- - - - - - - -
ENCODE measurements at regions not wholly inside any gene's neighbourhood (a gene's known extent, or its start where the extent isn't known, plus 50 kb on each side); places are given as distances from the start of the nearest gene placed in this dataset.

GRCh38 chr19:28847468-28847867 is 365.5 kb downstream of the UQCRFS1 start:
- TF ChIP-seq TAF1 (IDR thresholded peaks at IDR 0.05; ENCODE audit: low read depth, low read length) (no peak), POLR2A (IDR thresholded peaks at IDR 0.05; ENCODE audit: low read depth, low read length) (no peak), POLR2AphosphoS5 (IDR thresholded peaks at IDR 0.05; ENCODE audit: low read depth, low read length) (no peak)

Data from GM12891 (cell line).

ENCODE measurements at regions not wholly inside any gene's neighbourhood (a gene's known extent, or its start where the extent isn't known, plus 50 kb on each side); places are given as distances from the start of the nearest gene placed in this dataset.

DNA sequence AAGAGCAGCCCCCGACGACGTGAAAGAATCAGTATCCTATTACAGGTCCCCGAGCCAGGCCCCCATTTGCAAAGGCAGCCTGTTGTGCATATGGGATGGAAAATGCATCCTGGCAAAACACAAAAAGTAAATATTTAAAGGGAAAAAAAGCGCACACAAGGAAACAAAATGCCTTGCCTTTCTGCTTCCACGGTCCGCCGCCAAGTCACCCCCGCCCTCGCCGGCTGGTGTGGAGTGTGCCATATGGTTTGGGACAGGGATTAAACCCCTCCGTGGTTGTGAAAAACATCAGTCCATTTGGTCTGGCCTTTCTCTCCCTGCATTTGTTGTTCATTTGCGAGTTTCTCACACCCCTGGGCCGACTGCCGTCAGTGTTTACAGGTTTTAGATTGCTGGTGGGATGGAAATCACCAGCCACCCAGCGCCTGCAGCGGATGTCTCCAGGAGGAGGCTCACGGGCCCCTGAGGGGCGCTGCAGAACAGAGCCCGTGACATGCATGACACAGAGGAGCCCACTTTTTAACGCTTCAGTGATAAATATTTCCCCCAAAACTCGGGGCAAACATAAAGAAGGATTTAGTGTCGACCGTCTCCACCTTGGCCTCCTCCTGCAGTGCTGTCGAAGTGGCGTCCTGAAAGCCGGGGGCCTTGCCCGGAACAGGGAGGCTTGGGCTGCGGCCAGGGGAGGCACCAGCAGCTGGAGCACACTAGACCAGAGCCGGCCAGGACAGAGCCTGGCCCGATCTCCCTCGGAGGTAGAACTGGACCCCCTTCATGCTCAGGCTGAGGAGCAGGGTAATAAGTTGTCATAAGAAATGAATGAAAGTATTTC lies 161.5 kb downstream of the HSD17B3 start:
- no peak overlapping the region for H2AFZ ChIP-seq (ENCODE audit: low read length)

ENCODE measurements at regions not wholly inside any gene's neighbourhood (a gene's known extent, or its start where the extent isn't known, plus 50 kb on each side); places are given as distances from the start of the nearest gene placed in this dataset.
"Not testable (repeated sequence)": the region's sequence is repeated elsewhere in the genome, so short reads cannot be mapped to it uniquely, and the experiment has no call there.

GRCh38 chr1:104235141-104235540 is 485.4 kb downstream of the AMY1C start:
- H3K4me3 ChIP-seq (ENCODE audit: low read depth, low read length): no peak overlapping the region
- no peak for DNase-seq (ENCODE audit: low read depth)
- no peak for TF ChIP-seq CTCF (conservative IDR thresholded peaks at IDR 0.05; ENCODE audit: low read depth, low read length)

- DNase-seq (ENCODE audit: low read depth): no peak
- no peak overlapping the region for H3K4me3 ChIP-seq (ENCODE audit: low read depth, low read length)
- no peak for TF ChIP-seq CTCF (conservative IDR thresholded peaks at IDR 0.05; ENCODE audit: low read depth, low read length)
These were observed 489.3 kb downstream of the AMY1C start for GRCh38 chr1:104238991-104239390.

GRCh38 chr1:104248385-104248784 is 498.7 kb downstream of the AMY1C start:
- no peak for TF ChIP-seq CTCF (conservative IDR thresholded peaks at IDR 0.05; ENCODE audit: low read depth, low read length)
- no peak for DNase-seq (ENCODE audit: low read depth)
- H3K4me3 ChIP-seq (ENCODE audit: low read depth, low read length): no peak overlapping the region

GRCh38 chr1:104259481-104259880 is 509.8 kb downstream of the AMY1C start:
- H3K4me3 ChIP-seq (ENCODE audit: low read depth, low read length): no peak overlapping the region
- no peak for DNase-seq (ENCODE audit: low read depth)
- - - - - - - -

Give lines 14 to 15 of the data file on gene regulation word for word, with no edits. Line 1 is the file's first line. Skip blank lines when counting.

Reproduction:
- DNase-seq (ENCODE audit: low read depth): no peak
- no peak overlapping the region for H3K4me3 ChIP-seq (ENCODE audit: low read depth, low read length)